Ocular Surface Temperature During Scleral Lens Wearing in Patients With Keratoconus
To evaluate the ocular surface temperature using an infrared thermography camera before and after wearing scleral lens in patients with keratoconus and correlate these results with the tear production and stability.Methods:
A pilot, experimental, short-term study has been performed. Twenty-six patients with keratoconus (36.95±8.95 years) participated voluntarily in the study. The sample was divided into two groups: patients with intrastromal corneal ring (KC-ICRS group) and patients without ICRS (KC group). Schirmer test, tear breakup time (TBUT), and ocular surface temperature in the conjunctiva, limbus, and cornea were evaluated before and after wearing a scleral lens.Results:
The patients wore the scleral lenses from 6 to 9 hours with average of 7.59±0.73 hours. No significant changes in Schirmer test and TBUT were found for both groups. No temperature differences were found between the KC-ICRS and the KC groups for all zones evaluated. There was a slight, but statistically significant, increase in the inferior cornea, temporal limbus, and nasal conjunctival temperature for KC-ICRS group and temporal limbus temperature decreasing for the KC group after wearing scleral lens (P<0.05). The conjunctiva and limbus temperature was statistically higher than the central cornea for both groups before and after scleral lenses wearing (P<0.05), but no difference in the peripheral cornea was found. No statistically significant differences in the central corneal temperature were found between the groups after scleral lens wearing (P>0.05).Conclusion:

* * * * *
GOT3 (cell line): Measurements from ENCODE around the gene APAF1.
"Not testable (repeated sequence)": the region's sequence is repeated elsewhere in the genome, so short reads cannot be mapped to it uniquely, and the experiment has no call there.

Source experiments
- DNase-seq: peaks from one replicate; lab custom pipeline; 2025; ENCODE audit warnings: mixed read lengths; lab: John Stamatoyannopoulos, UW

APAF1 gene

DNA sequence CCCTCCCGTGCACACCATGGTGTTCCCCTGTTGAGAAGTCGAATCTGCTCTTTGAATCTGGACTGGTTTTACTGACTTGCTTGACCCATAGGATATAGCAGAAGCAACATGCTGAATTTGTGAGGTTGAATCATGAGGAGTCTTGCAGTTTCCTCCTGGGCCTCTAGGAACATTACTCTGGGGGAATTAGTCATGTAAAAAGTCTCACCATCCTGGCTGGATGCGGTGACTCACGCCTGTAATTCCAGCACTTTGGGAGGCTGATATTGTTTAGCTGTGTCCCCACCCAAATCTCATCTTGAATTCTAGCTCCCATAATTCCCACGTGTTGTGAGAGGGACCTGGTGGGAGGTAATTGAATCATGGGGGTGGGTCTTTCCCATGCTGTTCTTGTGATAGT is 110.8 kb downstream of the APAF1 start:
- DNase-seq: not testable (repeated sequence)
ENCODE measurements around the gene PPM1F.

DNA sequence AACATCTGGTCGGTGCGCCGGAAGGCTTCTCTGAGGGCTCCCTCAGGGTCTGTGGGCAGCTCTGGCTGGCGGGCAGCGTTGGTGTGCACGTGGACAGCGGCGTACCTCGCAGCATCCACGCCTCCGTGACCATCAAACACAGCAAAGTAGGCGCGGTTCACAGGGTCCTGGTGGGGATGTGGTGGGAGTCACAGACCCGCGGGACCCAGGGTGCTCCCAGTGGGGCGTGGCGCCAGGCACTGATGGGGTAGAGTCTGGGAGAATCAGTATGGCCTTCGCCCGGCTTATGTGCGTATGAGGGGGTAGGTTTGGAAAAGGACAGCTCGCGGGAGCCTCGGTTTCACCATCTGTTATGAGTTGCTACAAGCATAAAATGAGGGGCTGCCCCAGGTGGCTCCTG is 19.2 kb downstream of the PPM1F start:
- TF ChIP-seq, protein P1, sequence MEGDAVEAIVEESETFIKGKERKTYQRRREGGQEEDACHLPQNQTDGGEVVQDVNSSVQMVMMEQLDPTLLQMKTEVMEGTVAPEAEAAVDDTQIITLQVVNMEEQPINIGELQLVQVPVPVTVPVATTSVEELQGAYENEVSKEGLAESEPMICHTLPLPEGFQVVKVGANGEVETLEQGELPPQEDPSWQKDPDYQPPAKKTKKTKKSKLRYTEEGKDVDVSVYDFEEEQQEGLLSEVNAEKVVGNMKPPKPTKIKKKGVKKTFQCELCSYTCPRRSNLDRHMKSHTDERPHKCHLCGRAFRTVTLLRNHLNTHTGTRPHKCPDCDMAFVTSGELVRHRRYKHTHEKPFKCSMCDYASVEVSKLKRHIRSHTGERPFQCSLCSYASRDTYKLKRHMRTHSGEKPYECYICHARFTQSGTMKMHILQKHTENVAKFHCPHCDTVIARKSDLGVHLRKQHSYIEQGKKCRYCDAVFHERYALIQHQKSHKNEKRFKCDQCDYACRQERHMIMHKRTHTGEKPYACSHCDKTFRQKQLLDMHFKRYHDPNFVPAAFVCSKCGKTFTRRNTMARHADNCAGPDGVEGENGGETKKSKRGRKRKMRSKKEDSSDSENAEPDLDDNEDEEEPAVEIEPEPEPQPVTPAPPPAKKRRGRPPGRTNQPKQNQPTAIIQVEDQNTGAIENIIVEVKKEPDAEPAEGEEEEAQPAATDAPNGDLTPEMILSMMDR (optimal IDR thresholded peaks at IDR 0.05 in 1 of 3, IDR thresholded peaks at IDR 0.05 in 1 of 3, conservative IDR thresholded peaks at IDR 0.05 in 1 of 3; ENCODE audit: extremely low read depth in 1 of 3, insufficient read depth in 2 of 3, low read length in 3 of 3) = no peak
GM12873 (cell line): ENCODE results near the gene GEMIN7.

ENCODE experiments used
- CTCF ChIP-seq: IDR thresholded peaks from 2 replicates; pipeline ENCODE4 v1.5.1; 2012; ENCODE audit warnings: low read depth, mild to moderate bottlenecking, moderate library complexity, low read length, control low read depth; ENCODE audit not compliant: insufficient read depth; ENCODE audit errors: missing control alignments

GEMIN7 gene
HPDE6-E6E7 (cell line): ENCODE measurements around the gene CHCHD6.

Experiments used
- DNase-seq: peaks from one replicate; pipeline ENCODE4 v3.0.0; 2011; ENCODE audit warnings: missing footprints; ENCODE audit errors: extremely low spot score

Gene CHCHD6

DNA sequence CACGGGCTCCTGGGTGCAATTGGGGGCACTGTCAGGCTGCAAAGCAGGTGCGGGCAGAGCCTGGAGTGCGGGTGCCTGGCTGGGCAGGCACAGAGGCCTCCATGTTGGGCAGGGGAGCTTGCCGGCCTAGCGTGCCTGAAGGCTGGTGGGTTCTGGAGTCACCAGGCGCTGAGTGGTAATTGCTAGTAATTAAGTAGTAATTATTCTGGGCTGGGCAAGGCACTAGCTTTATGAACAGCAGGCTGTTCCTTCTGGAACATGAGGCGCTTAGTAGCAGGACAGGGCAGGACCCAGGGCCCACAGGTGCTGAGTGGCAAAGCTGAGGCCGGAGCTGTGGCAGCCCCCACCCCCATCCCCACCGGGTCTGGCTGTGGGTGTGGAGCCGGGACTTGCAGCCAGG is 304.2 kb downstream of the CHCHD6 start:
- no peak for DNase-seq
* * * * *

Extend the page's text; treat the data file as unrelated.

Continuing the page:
Scleral contact lens seems not to modify the ocular surface temperature despite the presence of the tear film stagnation under the lens.